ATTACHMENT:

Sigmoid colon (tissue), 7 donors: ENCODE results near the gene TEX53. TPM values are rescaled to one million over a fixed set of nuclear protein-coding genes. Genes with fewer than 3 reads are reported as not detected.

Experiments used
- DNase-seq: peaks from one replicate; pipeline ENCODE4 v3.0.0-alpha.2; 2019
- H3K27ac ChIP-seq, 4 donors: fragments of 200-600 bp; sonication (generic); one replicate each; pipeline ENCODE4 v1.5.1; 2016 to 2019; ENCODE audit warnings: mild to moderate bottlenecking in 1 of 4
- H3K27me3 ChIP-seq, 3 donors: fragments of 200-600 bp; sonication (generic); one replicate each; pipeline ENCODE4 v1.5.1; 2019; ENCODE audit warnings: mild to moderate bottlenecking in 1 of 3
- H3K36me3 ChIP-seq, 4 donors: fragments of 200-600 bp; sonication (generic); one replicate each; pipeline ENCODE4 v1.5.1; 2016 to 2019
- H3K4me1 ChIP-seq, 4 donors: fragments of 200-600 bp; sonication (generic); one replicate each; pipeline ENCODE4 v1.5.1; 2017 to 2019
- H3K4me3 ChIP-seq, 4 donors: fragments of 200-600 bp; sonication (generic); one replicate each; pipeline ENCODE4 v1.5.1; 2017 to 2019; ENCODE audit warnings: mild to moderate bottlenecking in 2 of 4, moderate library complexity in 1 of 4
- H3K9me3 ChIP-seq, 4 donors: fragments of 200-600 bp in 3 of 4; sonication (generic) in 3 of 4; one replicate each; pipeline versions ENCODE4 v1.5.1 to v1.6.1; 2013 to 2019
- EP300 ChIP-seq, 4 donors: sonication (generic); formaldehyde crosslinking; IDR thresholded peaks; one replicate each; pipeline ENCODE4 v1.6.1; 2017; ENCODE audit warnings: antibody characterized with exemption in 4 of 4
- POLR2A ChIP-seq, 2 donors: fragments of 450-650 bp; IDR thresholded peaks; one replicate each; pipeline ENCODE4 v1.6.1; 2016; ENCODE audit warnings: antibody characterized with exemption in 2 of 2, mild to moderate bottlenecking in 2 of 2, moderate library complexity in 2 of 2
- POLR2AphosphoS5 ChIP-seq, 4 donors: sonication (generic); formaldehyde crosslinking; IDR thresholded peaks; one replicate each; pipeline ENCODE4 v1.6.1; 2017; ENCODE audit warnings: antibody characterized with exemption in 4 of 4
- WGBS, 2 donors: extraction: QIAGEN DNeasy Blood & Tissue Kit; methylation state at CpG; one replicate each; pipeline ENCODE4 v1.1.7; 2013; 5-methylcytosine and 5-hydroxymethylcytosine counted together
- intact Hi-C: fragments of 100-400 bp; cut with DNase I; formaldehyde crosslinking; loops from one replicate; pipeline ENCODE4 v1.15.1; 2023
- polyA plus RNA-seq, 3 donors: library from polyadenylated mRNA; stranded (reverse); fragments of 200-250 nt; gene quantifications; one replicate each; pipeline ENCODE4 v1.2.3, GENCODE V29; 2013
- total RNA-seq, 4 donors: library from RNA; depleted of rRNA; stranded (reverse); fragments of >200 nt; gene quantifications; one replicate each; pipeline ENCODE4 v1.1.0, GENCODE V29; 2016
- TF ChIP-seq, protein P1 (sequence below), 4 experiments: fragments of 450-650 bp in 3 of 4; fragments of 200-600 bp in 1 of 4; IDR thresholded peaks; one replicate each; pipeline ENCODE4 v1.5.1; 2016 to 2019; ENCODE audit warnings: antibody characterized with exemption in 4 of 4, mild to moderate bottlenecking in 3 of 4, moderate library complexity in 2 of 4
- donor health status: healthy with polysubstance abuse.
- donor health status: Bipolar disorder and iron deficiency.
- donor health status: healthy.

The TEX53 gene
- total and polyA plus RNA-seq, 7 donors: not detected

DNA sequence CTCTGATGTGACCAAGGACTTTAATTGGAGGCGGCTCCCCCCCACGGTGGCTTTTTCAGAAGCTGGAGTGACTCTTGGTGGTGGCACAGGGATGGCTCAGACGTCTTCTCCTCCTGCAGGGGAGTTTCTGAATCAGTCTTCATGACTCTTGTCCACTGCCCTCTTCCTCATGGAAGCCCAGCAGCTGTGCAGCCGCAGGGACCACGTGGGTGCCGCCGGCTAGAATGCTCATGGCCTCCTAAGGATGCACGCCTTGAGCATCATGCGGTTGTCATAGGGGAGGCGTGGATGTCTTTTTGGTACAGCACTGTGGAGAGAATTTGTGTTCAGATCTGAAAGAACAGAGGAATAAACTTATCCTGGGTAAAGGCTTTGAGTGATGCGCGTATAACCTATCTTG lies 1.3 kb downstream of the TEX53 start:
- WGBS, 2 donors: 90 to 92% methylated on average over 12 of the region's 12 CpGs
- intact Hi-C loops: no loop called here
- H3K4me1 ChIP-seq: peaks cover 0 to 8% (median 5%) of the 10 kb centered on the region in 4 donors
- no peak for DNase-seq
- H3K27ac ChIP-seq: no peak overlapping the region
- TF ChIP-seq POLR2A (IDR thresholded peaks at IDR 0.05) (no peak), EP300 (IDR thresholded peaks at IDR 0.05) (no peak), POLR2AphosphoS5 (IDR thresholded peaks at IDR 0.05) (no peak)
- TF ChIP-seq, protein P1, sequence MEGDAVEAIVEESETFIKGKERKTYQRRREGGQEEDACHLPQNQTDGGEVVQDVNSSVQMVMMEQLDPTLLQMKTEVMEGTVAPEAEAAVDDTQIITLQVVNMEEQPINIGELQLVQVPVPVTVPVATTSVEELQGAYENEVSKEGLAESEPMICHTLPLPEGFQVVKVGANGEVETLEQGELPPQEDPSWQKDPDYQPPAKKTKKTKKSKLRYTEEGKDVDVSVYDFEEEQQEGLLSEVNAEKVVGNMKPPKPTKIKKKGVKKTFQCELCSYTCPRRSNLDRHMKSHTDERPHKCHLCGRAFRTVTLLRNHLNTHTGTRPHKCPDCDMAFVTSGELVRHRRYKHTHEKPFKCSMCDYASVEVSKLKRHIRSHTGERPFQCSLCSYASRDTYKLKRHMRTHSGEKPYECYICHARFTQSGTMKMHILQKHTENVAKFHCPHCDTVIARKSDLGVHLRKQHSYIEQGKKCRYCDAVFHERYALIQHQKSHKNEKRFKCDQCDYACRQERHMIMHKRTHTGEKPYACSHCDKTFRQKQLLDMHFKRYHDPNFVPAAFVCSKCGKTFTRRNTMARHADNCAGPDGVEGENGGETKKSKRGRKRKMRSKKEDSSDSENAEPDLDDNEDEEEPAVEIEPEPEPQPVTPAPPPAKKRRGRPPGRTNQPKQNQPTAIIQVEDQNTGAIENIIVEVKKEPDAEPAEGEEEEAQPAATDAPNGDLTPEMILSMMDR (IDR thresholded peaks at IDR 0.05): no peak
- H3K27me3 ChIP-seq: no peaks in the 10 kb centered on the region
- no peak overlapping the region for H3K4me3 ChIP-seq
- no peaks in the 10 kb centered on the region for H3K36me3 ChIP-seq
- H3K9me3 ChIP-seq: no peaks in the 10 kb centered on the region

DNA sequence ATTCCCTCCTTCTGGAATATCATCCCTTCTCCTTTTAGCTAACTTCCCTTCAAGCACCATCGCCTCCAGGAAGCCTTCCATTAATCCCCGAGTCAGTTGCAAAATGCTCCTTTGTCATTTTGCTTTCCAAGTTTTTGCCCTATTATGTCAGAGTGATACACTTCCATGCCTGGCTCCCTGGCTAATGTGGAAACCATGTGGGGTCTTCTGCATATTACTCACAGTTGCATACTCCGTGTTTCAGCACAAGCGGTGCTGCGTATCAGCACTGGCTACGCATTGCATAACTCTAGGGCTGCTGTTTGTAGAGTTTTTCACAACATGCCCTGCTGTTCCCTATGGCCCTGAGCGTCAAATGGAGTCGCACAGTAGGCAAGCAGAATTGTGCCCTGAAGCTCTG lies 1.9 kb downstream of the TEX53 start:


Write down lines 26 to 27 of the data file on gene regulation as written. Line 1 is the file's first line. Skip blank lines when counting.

- H3K4me1 ChIP-seq: peaks cover 0 to 8% (median 5%) of the 10 kb centered on the region in 4 donors
- no peak for DNase-seq